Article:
The impact of technology on society and the economy continues to excite and challenge all of us. Policy makers are no exception. Their objective—writ large—is to put in place policies that encourage the development and deployment of beneficial technologies in order to drive growth, prosperity, and the general welfare of their citizens. Where should policy makers focus? The best place is where the future is happening. In other words, the best place is where innovation is happening.
In a 2011 Wall Street Journal opinion piece, the venture capitalist Marc Andreessen famously said "software is eating the world," meaning that software is invading and disrupting all parts of the economy. "More and more major businesses and industries," Andreessen wrote, "are being run on software and delivered as online services." The leaders in nearly every segment of the economy—from books, to telecommunications, to transportation, to retail, to financial services, to health care, to national defense—are or will soon be disruptive new software companies or incumbents that transform themselves into software companies. Software, in other words, is where Andreessen said innovation is happening.
And innovation, of course, is the key to growth, prosperity, and our future.
Since that time, several others have amended—or, perhaps, extended—Andreessen's quote, by pointing out that "open source is eating software." As surely as software is disrupting all segments of our economy and society, open source is in the process of disrupting and transforming nearly all segments of software.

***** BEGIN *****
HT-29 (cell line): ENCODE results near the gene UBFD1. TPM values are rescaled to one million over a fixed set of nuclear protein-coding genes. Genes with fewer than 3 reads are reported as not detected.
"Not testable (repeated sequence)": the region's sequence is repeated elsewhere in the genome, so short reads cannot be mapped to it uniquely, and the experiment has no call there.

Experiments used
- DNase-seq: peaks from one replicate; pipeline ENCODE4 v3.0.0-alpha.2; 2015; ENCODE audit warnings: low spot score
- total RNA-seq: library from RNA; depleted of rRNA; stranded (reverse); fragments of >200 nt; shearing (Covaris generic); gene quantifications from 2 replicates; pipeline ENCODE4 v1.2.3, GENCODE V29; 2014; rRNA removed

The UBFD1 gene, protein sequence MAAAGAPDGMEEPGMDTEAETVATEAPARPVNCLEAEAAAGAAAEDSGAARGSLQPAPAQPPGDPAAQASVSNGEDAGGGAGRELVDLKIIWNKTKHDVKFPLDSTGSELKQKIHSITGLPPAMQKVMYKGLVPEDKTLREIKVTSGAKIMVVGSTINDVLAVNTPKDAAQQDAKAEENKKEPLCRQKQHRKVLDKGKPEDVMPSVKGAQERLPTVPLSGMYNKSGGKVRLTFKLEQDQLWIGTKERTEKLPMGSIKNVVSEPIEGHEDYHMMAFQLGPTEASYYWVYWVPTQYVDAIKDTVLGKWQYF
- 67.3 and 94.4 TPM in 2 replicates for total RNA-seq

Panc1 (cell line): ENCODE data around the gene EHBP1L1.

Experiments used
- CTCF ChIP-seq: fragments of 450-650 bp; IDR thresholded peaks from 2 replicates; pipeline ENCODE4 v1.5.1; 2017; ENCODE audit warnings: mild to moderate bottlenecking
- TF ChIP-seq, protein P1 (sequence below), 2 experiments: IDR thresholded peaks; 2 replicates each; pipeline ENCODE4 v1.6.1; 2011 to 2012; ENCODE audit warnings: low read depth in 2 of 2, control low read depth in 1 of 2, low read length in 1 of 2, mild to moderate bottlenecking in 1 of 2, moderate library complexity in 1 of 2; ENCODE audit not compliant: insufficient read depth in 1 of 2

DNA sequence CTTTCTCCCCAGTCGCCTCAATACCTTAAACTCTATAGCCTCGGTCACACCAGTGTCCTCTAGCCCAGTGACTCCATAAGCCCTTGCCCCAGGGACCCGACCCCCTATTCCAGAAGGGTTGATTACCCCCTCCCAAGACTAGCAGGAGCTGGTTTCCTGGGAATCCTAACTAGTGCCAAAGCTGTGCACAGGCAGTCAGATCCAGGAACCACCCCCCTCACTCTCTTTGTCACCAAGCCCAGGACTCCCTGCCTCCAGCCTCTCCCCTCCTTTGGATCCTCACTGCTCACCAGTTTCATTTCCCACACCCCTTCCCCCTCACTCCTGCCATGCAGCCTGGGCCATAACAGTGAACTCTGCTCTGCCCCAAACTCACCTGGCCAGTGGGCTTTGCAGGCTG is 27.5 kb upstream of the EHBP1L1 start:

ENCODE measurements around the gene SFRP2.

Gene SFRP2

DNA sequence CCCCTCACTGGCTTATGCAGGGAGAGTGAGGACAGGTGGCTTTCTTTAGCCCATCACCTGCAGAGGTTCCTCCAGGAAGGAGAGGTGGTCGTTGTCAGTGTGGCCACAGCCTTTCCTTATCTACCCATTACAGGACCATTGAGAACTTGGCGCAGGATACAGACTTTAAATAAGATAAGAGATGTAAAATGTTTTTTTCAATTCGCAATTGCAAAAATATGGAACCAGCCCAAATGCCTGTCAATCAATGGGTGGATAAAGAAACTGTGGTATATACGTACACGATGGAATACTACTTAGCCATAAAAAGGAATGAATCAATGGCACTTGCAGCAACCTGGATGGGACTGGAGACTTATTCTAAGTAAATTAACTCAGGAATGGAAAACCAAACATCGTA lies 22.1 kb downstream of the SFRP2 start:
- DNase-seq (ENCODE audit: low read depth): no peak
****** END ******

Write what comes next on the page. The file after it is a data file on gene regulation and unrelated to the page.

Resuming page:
There are multiple lists to be found detailing the ways in which open source is besting—or "eating"—proprietary offerings. But to understand the significance of this, it's useful to return to Andreessen's original argument. They key to his 2011 thesis is that "all of the technology required to transform industries through software finally works and can be widely delivered at global scale." The very characteristics that are allowing software to "eat the world"—a networked world enabling faster innovation, scalability, customization, and collaboration—are the same characteristics that put open source ahead of proprietary. Open source means quality, security, and cost-effectiveness. And, most importantly, it means genuine interoperability to fully enable the networked world.
The net is that it is open source truly where innovation is happening.
The complete article can be read at Opensource.com. It is partly republished here with the kind permission of the author, Paul Brownell, EMEA (Europe, Middle East, Africa) Public Policy Director for Red Hat. It is published here under Creative Commons.
Description of license: Creative Commons
Nature of documentation: Article